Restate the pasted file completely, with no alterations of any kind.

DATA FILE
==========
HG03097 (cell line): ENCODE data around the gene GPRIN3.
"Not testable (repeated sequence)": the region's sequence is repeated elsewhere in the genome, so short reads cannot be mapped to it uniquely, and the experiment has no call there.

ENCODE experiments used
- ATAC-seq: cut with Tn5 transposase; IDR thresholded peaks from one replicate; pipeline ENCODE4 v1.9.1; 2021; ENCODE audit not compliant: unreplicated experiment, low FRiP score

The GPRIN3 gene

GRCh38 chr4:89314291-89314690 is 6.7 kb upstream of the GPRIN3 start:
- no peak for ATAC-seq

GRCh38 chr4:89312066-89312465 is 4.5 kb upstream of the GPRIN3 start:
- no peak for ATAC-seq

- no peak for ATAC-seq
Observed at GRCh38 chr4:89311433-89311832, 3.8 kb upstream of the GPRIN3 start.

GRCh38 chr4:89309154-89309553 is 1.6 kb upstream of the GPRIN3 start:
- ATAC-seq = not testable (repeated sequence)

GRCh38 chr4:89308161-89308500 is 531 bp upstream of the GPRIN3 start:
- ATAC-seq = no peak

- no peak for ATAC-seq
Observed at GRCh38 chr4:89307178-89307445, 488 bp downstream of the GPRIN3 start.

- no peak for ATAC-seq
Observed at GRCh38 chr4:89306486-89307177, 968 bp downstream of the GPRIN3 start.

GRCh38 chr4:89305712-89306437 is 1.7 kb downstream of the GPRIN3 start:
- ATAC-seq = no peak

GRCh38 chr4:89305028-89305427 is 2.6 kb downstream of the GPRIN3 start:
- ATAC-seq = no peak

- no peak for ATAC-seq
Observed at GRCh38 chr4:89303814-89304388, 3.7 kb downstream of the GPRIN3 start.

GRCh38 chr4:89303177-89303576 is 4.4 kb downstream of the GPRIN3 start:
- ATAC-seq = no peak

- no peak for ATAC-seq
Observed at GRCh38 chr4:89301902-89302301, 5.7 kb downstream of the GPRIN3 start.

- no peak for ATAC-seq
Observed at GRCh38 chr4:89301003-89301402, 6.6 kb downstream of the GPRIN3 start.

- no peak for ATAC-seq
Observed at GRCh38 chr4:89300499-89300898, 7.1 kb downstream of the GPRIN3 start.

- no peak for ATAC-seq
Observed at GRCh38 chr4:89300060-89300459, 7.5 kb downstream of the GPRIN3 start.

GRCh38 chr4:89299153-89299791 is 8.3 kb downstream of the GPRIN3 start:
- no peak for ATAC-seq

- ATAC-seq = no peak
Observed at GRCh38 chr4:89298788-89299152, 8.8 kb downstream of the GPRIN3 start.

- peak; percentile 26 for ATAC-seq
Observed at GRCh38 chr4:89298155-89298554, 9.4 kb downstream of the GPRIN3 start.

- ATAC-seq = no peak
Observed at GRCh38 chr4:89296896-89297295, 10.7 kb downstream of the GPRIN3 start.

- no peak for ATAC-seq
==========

HG03097 (cell line): ENCODE data around the gene GPRIN3.
"Not testable (repeated sequence)": the region's sequence is repeated elsewhere in the genome, so short reads cannot be mapped to it uniquely, and the experiment has no call there.

ENCODE experiments used
- ATAC-seq: cut with Tn5 transposase; IDR thresholded peaks from one replicate; pipeline ENCODE4 v1.9.1; 2021; ENCODE audit not compliant: unreplicated experiment, low FRiP score

The GPRIN3 gene

GRCh38 chr4:89314291-89314690 is 6.7 kb upstream of the GPRIN3 start:
- no peak for ATAC-seq

GRCh38 chr4:89312066-89312465 is 4.5 kb upstream of the GPRIN3 start:
- no peak for ATAC-seq

- no peak for ATAC-seq
Observed at GRCh38 chr4:89311433-89311832, 3.8 kb upstream of the GPRIN3 start.

GRCh38 chr4:89309154-89309553 is 1.6 kb upstream of the GPRIN3 start:
- ATAC-seq = not testable (repeated sequence)

GRCh38 chr4:89308161-89308500 is 531 bp upstream of the GPRIN3 start:
- ATAC-seq = no peak

- no peak for ATAC-seq
Observed at GRCh38 chr4:89307178-89307445, 488 bp downstream of the GPRIN3 start.

- no peak for ATAC-seq
Observed at GRCh38 chr4:89306486-89307177, 968 bp downstream of the GPRIN3 start.

GRCh38 chr4:89305712-89306437 is 1.7 kb downstream of the GPRIN3 start:
- ATAC-seq = no peak

GRCh38 chr4:89305028-89305427 is 2.6 kb downstream of the GPRIN3 start:
- ATAC-seq = no peak

- no peak for ATAC-seq
Observed at GRCh38 chr4:89303814-89304388, 3.7 kb downstream of the GPRIN3 start.

GRCh38 chr4:89303177-89303576 is 4.4 kb downstream of the GPRIN3 start:
- ATAC-seq = no peak

- no peak for ATAC-seq
Observed at GRCh38 chr4:89301902-89302301, 5.7 kb downstream of the GPRIN3 start.

- no peak for ATAC-seq
Observed at GRCh38 chr4:89301003-89301402, 6.6 kb downstream of the GPRIN3 start.

- no peak for ATAC-seq
Observed at GRCh38 chr4:89300499-89300898, 7.1 kb downstream of the GPRIN3 start.

- no peak for ATAC-seq
Observed at GRCh38 chr4:89300060-89300459, 7.5 kb downstream of the GPRIN3 start.

GRCh38 chr4:89299153-89299791 is 8.3 kb downstream of the GPRIN3 start:
- no peak for ATAC-seq

- ATAC-seq = no peak
Observed at GRCh38 chr4:89298788-89299152, 8.8 kb downstream of the GPRIN3 start.

- peak; percentile 26 for ATAC-seq
Observed at GRCh38 chr4:89298155-89298554, 9.4 kb downstream of the GPRIN3 start.

- ATAC-seq = no peak
Observed at GRCh38 chr4:89296896-89297295, 10.7 kb downstream of the GPRIN3 start.

- no peak for ATAC-seq